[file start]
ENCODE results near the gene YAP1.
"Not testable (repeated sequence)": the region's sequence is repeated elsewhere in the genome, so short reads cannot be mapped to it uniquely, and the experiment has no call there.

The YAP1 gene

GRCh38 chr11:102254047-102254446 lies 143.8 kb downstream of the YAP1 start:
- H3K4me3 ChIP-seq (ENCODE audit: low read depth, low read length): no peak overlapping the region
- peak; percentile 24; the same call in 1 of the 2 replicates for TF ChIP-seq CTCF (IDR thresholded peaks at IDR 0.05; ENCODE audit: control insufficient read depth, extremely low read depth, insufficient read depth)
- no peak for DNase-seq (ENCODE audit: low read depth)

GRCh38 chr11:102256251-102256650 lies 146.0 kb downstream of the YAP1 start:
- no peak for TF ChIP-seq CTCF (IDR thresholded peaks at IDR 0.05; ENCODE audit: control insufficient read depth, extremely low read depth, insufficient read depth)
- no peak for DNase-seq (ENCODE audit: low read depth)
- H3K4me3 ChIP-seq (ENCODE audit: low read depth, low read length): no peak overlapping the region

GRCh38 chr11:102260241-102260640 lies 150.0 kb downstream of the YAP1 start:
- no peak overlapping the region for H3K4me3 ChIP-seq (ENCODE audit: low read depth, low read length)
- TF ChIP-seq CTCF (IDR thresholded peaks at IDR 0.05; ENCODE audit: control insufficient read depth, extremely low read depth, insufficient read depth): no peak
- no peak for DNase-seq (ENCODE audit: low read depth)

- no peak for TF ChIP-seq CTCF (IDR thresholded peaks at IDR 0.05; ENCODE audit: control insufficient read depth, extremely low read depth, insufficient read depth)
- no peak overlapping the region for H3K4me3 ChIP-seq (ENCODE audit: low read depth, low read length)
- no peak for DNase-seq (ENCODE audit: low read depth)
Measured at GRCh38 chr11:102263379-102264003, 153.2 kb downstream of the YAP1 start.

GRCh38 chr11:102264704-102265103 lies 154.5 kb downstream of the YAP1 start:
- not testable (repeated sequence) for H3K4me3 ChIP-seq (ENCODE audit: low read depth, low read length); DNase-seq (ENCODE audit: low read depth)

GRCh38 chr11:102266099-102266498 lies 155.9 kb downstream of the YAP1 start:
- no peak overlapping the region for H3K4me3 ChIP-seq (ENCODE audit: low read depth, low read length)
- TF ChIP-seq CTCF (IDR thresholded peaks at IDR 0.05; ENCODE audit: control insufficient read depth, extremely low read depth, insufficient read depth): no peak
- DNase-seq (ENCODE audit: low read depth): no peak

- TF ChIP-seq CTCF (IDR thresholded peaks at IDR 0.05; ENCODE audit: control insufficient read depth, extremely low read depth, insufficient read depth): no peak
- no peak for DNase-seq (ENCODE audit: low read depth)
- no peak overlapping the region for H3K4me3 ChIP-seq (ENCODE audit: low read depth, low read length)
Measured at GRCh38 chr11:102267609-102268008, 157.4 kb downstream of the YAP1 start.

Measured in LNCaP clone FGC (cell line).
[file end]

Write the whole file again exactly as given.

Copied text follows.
ENCODE results near the gene YAP1.
"Not testable (repeated sequence)": the region's sequence is repeated elsewhere in the genome, so short reads cannot be mapped to it uniquely, and the experiment has no call there.

The YAP1 gene

GRCh38 chr11:102254047-102254446 lies 143.8 kb downstream of the YAP1 start:
- H3K4me3 ChIP-seq (ENCODE audit: low read depth, low read length): no peak overlapping the region
- peak; percentile 24; the same call in 1 of the 2 replicates for TF ChIP-seq CTCF (IDR thresholded peaks at IDR 0.05; ENCODE audit: control insufficient read depth, extremely low read depth, insufficient read depth)
- no peak for DNase-seq (ENCODE audit: low read depth)

GRCh38 chr11:102256251-102256650 lies 146.0 kb downstream of the YAP1 start:
- no peak for TF ChIP-seq CTCF (IDR thresholded peaks at IDR 0.05; ENCODE audit: control insufficient read depth, extremely low read depth, insufficient read depth)
- no peak for DNase-seq (ENCODE audit: low read depth)
- H3K4me3 ChIP-seq (ENCODE audit: low read depth, low read length): no peak overlapping the region

GRCh38 chr11:102260241-102260640 lies 150.0 kb downstream of the YAP1 start:
- no peak overlapping the region for H3K4me3 ChIP-seq (ENCODE audit: low read depth, low read length)
- TF ChIP-seq CTCF (IDR thresholded peaks at IDR 0.05; ENCODE audit: control insufficient read depth, extremely low read depth, insufficient read depth): no peak
- no peak for DNase-seq (ENCODE audit: low read depth)

- no peak for TF ChIP-seq CTCF (IDR thresholded peaks at IDR 0.05; ENCODE audit: control insufficient read depth, extremely low read depth, insufficient read depth)
- no peak overlapping the region for H3K4me3 ChIP-seq (ENCODE audit: low read depth, low read length)
- no peak for DNase-seq (ENCODE audit: low read depth)
Measured at GRCh38 chr11:102263379-102264003, 153.2 kb downstream of the YAP1 start.

GRCh38 chr11:102264704-102265103 lies 154.5 kb downstream of the YAP1 start:
- not testable (repeated sequence) for H3K4me3 ChIP-seq (ENCODE audit: low read depth, low read length); DNase-seq (ENCODE audit: low read depth)

GRCh38 chr11:102266099-102266498 lies 155.9 kb downstream of the YAP1 start:
- no peak overlapping the region for H3K4me3 ChIP-seq (ENCODE audit: low read depth, low read length)
- TF ChIP-seq CTCF (IDR thresholded peaks at IDR 0.05; ENCODE audit: control insufficient read depth, extremely low read depth, insufficient read depth): no peak
- DNase-seq (ENCODE audit: low read depth): no peak

- TF ChIP-seq CTCF (IDR thresholded peaks at IDR 0.05; ENCODE audit: control insufficient read depth, extremely low read depth, insufficient read depth): no peak
- no peak for DNase-seq (ENCODE audit: low read depth)
- no peak overlapping the region for H3K4me3 ChIP-seq (ENCODE audit: low read depth, low read length)
Measured at GRCh38 chr11:102267609-102268008, 157.4 kb downstream of the YAP1 start.

Measured in LNCaP clone FGC (cell line).